On Thursday a U.S. Senate panel finally got a peek at a study that reviewed whether banks considered “too big to fail” can still issue debt at lower interest rates than smaller banks. The verdict was mixed. Although the report confirmed the perception that large U.S. banks have an edge over smaller rivals, the funding advantage seems to have ebbed considerably since the early days of the 2008 recession, when federal government bailouts of big banks prevailed.
Authored by the Government Accountability Office, the report’s ambiguous findings could provide grist for Congressional leaders on both sides of the TBTF argument. The report doesn’t deny the probability that the government would bail out large banks if warranted, but it also doesn’t conclusively find that big banks have a significant advantage in the financial markets.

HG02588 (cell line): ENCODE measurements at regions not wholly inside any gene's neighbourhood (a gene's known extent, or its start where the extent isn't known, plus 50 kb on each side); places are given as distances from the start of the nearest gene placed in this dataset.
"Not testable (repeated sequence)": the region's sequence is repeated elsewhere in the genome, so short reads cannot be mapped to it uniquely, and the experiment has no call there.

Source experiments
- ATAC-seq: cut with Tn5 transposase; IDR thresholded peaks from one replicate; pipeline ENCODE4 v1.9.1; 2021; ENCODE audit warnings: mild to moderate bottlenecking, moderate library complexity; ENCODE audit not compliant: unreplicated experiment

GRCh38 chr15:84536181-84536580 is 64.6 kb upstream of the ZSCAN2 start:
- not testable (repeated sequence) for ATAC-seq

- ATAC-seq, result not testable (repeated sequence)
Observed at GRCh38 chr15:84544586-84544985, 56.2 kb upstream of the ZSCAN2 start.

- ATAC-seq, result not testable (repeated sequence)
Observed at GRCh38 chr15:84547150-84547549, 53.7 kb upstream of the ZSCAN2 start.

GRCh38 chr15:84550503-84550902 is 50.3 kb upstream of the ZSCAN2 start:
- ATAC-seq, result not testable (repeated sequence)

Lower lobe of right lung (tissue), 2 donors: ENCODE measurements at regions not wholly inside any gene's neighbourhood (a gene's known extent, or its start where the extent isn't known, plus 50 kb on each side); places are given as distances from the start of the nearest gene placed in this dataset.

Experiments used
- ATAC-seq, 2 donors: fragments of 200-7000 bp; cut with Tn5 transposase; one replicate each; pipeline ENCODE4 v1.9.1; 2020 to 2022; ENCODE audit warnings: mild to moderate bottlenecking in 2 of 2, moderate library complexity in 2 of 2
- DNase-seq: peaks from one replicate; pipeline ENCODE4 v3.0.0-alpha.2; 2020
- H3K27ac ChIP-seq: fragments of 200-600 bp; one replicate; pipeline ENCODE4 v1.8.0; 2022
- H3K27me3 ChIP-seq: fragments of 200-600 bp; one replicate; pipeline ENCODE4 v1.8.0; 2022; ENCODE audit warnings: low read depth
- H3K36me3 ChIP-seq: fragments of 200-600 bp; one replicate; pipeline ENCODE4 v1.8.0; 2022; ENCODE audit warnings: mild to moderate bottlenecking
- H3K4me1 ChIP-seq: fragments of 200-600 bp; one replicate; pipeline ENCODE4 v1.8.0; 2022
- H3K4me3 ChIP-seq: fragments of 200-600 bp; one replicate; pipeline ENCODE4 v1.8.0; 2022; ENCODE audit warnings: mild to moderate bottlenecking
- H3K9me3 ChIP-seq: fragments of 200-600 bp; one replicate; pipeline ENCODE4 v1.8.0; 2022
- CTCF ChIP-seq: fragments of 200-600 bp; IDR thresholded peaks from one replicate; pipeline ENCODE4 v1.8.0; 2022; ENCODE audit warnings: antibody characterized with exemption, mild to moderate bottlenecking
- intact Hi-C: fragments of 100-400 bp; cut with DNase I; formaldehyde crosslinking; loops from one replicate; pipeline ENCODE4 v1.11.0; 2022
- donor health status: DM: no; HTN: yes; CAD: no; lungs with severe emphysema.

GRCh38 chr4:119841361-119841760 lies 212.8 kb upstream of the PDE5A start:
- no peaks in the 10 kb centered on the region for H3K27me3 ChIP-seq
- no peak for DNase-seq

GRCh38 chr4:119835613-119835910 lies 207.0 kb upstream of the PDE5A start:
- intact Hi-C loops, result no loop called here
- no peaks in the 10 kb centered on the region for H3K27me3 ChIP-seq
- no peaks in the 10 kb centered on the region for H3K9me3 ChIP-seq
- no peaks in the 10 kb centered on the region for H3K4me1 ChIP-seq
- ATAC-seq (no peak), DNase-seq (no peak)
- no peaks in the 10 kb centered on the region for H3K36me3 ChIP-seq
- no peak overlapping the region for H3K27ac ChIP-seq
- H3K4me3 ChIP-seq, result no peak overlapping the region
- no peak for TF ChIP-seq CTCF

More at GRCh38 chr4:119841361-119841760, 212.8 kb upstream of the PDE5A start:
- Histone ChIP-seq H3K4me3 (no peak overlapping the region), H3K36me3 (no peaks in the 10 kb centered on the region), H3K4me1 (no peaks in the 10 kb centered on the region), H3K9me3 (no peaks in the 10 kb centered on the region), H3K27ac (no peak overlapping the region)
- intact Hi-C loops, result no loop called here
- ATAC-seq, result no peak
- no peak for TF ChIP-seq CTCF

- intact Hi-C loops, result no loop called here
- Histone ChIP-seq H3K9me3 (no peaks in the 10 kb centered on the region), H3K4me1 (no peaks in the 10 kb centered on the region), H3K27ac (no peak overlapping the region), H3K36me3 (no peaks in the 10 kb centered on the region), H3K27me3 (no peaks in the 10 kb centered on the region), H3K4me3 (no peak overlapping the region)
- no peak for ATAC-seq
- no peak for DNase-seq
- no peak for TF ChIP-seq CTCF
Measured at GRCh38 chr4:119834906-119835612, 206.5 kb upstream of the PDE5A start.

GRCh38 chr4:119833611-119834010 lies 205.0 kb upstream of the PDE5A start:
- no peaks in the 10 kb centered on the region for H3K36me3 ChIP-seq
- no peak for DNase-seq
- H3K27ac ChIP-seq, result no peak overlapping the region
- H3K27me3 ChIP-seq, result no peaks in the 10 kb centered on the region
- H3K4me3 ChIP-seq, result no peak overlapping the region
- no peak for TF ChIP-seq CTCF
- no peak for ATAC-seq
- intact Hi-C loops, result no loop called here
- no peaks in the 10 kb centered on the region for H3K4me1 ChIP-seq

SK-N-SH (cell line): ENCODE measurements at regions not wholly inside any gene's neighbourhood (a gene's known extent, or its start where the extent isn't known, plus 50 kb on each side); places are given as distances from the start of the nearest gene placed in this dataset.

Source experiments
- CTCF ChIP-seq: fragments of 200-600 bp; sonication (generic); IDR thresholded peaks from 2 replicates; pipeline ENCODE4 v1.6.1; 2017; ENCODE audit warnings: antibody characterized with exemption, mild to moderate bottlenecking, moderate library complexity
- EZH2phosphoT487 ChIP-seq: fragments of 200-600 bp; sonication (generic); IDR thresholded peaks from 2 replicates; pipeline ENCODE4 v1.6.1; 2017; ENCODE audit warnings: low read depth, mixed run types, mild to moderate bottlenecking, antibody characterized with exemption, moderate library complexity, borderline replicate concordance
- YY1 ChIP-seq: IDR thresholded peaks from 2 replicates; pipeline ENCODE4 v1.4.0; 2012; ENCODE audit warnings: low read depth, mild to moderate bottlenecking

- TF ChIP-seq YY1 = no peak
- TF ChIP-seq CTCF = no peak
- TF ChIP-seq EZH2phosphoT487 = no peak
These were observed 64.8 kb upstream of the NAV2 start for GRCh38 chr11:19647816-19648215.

In a joint statement commenting on the report, Ohio Senator Sherrod Brown and Louisiana Senator David Vitter, both of whom commissioned the report more than a year ago, said that although the report reveals that the federal backing of big banks has abated, it could still resurface if the economy worsens “or low borrowing costs across the economy begin to rise.”
“Wall Street lobbyists may try to spin that the advantage has lessened,” said the senators, who currently serve on the Senate Banking Committee. “But if the Army Corps of Engineers came out with study that said a levee system works pretty well when it’s sunny — but couldn’t be trusted in a hurricane — we would take that as evidence we need to act.”
To address the issue of too big to fail, both senators, according to a release announcing the report’s findings, have introduced a bill “that would significantly raise capital requirements for large banks.”
To read the report, click here.